Debate is still raging over whether to allow taxis through Bank Junction, as City of London councillors meet this week to decide whether to ban vehicles from the notorious intersection permanently.
The question of whether to allow taxis through Bank Junction if its closure to traffic is made permanent continues to hang over the safety scheme as decision-time looms.
The City of London Corporation’s policy and resource committee voted unanimously to support making the scheme permanent during a meeting on 6 September.
However, their vote is not the deciding one; the Court of Common Council will have the final say this week (13 September).
Under the scheme the junction has been closed since last May to all traffic except cyclists and buses, with fines for any motorists who enter it.
Taxi drivers have lobbied to regain access to the junction throughout the decision-making process.
However consultation revealed strong public support to keep traffic out of the junction, with safety figures showing casualties had reduced by 52 per cent since the busy stretch of road in the heart of London’s financial district was closed. The scheme’s data also showed air quality had improved significantly in the area.
Councilman Chris Hayward said the Bank on Safety scheme had enhanced the reputation of the Corporation, and was widely supported by Square Mile businesses and residents.
“We’ve ensured that Bank has become a more enjoyable place to actually go through.”
However, councilman Sir Michael Snyder called the process “inflexible.” He said he supported approving the scheme, but on the condition there should be a north-south and east-west route introduced for taxis.
He said that the U-turns and three-point turns made by taxis avoiding Bank to drop off passengers could prove more hazardous than allowing them through the junction.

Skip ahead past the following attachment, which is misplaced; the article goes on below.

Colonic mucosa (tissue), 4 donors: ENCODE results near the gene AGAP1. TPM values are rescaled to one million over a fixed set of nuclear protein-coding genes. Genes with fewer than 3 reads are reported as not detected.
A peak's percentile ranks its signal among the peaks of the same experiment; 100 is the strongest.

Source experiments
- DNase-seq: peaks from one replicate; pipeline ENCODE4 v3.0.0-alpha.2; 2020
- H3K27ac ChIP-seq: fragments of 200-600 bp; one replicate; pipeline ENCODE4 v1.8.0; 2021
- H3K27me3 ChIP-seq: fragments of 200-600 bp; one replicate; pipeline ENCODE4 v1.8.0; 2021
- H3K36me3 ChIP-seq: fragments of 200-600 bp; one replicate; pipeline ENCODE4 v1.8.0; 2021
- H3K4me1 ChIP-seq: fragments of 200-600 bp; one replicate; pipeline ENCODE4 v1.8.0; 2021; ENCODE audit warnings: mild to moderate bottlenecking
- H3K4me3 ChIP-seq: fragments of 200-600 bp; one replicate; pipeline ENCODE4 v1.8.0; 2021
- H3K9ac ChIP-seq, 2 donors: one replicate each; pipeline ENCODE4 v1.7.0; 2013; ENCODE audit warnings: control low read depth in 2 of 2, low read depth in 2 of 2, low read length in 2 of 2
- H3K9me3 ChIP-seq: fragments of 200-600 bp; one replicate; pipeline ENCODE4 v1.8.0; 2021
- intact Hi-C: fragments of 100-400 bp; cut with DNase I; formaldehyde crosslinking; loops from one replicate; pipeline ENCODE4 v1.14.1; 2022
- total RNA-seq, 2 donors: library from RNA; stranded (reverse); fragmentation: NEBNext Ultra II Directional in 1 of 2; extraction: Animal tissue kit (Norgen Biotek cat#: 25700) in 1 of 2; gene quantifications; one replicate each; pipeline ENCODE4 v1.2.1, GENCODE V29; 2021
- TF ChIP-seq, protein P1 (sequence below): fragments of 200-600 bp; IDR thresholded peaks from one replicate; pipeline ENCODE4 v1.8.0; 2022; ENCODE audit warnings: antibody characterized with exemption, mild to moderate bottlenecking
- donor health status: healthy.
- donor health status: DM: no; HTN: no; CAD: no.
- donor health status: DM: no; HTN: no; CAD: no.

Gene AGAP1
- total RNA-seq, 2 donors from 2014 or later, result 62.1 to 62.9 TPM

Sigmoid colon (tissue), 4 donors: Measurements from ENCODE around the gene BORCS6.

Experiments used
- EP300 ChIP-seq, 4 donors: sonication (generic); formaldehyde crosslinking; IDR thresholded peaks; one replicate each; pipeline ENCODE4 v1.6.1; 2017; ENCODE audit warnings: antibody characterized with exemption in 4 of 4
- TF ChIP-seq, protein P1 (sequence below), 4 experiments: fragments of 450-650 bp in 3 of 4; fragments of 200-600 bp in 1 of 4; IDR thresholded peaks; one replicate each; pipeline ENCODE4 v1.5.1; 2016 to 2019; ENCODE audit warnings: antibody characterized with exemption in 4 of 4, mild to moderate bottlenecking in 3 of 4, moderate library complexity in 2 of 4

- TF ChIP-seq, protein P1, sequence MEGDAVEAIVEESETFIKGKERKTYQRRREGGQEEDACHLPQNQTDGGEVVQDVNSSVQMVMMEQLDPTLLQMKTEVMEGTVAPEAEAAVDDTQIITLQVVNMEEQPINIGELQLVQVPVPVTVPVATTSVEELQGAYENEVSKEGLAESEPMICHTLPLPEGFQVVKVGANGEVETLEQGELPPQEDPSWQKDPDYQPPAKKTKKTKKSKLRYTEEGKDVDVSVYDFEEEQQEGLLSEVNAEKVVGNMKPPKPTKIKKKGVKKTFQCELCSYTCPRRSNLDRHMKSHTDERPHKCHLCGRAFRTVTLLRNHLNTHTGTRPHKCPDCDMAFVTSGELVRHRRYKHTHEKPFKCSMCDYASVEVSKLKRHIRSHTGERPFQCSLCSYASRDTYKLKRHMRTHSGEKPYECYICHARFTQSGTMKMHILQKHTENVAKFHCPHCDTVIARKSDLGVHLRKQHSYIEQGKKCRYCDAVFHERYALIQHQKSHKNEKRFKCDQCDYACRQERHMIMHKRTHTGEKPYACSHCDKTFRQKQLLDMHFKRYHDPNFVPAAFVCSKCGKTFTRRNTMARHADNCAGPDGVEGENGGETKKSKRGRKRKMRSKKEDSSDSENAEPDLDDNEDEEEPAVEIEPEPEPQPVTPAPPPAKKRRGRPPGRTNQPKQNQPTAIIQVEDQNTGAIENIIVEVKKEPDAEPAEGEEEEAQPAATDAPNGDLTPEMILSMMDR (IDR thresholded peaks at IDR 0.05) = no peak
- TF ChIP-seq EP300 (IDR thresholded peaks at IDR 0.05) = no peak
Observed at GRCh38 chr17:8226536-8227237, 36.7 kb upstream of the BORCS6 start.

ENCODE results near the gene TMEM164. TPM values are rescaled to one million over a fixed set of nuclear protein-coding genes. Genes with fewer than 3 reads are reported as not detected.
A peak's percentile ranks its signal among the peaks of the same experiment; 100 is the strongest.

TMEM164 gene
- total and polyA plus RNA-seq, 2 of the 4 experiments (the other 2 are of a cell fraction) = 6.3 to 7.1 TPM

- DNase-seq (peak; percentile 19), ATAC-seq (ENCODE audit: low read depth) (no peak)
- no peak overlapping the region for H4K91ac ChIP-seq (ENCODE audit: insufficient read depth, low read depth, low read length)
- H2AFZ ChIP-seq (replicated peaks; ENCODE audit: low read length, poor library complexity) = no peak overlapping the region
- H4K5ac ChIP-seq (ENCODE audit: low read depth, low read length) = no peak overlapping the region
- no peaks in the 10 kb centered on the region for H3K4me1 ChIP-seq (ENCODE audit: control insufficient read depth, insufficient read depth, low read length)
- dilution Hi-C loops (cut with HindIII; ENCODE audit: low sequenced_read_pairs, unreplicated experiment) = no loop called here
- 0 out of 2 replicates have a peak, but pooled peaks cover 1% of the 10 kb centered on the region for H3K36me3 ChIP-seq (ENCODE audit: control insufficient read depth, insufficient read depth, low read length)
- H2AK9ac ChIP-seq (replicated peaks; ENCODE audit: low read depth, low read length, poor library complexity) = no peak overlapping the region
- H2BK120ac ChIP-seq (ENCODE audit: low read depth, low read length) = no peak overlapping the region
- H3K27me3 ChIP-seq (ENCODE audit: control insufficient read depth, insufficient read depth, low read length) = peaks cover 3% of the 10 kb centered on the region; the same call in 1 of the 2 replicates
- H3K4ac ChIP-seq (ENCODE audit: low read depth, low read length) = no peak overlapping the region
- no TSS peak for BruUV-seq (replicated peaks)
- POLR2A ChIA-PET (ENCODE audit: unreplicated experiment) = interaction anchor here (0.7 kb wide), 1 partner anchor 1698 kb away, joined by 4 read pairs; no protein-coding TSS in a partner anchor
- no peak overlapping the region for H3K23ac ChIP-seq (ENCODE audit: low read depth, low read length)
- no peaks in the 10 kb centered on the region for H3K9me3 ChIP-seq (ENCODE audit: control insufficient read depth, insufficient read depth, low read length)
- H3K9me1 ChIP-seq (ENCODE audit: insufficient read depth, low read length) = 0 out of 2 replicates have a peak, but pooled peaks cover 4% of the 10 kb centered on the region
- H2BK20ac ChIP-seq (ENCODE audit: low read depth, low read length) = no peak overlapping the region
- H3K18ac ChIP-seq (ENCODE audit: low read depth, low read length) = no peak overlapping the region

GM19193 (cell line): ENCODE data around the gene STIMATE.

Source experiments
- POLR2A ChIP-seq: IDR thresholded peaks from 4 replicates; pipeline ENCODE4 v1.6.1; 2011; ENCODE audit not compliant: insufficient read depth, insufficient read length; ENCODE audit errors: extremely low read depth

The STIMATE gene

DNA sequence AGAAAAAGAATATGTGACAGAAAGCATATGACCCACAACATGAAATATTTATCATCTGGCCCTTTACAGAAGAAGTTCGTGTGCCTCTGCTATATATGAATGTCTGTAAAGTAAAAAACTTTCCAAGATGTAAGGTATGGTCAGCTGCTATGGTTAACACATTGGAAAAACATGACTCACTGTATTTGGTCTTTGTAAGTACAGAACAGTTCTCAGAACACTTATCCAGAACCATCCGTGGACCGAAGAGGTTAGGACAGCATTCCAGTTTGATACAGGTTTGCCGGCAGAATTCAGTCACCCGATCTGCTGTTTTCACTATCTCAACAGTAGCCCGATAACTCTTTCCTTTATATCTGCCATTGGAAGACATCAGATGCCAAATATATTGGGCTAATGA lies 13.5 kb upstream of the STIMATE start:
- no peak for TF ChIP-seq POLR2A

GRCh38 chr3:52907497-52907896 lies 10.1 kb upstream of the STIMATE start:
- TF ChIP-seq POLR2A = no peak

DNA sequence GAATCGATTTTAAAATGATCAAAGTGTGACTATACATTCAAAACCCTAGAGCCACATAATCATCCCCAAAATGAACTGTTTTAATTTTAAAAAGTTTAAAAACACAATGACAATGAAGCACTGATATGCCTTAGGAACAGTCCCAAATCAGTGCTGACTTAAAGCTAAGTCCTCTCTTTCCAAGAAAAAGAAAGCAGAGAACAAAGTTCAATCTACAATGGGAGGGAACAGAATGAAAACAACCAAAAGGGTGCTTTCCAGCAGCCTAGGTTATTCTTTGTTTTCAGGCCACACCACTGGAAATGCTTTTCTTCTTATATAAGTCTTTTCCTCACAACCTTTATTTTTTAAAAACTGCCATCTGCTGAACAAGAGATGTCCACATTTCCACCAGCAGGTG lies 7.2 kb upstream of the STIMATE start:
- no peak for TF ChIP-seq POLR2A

“I think they are more dangerous, frankly, than allowing licensed qualified taxi drivers to go through that junction.”
Councilman Graham Packham disagreed, saying the vast majority of people in the City walked, cycled or used public transport, and the Corporation should be doing everything it could do “make this planet last as long as possible.”
Councilman Edward Lord made the case for allowing taxis through the junction to ensure disabled people’s access to Bank.
However Cllr Hayward said alternatives were already being explored, including designated pick-up and drop-off points nearby, and the development of an app for people to locate available disabled parking bays.
He reminded members they only had the power to vote to approve or refuse the scheme, as adding in new conditions would trigger a new statutory consultation period, adding another six months to the process.
Votes in favour of making the scheme permanent have been made by a series of committees over the summer months. If the Court of Common Council votes down or cannot decide on the scheme, the experimental order will expire and traffic will be allowed to flow through the junction again from November 8.